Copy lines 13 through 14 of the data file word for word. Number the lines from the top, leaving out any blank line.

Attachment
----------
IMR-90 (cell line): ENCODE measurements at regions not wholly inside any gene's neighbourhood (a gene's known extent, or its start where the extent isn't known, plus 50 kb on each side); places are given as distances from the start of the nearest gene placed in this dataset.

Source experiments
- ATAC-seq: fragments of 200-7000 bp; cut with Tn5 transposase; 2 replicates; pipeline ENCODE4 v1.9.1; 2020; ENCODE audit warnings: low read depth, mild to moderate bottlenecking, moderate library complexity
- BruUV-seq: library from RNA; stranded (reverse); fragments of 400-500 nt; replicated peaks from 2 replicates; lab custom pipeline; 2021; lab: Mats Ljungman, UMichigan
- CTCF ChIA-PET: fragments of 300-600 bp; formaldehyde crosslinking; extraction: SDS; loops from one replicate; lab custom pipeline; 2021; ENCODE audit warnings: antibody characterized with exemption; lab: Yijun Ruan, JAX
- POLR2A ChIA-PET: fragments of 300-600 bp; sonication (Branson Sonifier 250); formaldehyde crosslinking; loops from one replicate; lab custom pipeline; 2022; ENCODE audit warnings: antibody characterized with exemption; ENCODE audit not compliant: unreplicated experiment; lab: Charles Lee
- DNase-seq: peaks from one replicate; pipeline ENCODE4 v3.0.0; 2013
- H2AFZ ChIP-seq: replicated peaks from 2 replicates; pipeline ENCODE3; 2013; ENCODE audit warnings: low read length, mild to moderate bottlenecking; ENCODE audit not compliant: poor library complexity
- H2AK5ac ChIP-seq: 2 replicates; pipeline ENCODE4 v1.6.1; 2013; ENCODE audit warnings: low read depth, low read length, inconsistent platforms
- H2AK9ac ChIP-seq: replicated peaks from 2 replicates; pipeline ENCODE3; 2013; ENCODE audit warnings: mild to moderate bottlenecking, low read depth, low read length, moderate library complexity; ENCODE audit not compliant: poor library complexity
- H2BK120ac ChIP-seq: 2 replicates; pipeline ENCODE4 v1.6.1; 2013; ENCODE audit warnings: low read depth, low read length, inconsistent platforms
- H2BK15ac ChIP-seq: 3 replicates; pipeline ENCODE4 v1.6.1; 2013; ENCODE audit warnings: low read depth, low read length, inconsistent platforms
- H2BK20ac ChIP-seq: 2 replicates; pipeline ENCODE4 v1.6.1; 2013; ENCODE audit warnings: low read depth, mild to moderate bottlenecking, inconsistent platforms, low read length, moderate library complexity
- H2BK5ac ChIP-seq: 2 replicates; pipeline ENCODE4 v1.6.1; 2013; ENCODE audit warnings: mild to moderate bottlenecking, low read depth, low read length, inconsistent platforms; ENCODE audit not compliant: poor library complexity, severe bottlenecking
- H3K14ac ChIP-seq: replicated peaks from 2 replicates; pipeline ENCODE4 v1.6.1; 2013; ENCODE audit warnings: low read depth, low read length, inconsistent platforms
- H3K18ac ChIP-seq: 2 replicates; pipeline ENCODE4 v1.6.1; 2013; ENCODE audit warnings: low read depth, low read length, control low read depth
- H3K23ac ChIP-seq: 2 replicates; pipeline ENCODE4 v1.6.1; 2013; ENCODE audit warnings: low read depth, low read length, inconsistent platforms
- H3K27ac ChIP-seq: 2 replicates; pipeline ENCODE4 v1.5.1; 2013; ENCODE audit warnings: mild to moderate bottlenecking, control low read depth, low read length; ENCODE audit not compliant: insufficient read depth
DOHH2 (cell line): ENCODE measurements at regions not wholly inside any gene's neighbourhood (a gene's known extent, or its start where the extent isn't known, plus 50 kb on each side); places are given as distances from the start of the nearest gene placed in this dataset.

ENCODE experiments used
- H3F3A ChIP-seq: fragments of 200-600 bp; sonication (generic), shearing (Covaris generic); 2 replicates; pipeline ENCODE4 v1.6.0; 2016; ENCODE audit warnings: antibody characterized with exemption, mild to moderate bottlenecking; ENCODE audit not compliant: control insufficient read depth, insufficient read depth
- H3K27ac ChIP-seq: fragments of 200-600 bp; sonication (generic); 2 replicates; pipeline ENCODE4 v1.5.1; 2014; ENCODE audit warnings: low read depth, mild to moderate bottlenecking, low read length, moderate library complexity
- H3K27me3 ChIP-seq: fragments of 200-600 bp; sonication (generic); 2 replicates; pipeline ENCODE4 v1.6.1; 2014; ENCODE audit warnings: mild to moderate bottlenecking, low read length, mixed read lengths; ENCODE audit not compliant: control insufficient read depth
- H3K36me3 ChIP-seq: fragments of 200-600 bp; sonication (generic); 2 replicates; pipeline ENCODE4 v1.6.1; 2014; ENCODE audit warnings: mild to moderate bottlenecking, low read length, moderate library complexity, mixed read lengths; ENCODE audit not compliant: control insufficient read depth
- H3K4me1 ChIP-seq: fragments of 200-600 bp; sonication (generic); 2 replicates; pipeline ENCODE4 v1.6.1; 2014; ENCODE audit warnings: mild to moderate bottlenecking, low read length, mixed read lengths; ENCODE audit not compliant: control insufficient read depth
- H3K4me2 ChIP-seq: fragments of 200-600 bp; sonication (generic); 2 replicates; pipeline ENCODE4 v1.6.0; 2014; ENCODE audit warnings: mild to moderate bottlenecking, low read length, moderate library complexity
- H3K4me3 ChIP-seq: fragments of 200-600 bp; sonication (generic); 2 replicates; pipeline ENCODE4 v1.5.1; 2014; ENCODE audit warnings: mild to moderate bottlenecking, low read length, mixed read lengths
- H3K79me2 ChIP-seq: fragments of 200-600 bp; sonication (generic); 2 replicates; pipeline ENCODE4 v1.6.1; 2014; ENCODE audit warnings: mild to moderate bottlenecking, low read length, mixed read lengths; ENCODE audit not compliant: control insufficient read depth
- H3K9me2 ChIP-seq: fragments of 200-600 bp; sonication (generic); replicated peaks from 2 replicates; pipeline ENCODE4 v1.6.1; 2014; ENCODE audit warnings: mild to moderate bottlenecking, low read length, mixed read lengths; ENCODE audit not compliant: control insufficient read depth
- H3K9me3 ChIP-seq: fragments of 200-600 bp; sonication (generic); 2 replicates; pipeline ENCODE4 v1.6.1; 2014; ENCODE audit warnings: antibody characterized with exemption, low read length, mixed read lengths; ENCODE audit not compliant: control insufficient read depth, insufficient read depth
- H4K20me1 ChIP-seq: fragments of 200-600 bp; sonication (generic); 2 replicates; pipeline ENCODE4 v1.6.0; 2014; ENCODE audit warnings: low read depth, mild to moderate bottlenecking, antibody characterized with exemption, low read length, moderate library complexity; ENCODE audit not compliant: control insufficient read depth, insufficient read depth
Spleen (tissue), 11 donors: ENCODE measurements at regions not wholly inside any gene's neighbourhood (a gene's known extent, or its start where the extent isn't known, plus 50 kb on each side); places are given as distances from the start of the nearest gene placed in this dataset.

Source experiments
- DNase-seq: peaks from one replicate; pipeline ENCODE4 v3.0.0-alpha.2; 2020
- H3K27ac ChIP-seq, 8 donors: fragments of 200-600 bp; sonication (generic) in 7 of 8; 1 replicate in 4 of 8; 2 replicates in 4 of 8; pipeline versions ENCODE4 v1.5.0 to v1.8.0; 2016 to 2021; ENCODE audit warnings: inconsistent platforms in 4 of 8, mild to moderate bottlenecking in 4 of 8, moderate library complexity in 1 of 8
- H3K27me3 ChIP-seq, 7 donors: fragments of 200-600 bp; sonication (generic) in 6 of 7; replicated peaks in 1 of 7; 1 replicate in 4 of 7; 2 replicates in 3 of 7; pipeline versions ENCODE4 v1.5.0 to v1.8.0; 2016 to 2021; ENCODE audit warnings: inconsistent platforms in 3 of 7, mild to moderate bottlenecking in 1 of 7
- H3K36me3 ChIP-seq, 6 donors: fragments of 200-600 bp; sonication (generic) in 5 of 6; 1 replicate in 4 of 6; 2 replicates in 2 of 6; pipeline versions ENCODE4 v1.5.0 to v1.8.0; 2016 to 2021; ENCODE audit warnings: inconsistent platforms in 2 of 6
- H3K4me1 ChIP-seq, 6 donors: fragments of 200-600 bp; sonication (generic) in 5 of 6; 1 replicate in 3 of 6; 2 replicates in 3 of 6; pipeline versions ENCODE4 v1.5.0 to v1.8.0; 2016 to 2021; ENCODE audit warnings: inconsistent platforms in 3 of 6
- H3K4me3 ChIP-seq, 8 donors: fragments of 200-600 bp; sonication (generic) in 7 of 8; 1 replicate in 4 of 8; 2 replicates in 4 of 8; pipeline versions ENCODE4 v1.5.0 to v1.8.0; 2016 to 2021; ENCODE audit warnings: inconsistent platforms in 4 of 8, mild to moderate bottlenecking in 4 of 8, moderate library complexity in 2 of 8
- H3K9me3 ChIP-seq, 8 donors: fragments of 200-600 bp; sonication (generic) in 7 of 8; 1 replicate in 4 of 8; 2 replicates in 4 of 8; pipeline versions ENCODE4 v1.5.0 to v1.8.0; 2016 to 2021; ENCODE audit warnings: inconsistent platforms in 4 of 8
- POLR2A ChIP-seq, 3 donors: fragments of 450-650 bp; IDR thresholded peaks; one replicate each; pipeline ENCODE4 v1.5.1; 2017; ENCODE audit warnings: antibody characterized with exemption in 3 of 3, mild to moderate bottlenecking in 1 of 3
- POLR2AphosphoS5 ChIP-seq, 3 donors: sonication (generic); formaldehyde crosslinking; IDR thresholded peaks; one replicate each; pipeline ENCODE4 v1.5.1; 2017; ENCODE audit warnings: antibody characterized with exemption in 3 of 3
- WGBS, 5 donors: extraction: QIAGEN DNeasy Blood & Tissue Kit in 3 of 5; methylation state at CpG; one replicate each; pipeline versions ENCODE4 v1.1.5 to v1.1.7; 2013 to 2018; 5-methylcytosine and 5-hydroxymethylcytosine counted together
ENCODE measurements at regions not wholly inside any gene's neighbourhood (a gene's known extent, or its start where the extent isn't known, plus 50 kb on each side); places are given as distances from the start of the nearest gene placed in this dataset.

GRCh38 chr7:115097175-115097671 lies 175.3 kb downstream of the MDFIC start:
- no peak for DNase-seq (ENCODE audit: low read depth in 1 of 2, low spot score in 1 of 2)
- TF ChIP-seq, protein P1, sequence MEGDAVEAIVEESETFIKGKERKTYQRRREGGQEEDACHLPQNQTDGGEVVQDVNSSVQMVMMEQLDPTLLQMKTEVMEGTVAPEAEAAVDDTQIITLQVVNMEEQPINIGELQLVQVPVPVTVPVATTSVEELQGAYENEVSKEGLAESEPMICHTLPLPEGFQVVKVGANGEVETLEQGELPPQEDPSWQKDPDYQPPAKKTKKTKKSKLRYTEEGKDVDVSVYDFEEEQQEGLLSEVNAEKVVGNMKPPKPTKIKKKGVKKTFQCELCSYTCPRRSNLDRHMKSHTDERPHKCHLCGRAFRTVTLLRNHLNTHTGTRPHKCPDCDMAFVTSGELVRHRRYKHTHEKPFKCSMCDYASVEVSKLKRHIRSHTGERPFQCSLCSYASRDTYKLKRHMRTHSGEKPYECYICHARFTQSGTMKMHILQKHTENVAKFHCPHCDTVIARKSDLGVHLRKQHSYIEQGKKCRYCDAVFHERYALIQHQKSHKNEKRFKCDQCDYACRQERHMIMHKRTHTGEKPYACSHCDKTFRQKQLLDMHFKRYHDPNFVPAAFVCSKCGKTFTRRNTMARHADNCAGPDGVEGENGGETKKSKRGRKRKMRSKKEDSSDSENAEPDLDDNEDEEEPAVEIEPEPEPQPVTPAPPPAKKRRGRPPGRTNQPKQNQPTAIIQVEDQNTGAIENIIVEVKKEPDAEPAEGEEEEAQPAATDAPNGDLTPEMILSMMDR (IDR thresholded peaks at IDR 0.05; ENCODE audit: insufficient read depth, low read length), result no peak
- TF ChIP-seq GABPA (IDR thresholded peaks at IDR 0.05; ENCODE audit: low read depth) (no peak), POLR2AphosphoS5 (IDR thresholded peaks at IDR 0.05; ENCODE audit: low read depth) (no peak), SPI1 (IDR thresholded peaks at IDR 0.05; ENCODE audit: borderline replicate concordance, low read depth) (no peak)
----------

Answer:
- H2BK20ac ChIP-seq: 2 replicates; pipeline ENCODE4 v1.6.1; 2013; ENCODE audit warnings: low read depth, mild to moderate bottlenecking, inconsistent platforms, low read length, moderate library complexity
- H2BK5ac ChIP-seq: 2 replicates; pipeline ENCODE4 v1.6.1; 2013; ENCODE audit warnings: mild to moderate bottlenecking, low read depth, low read length, inconsistent platforms; ENCODE audit not compliant: poor library complexity, severe bottlenecking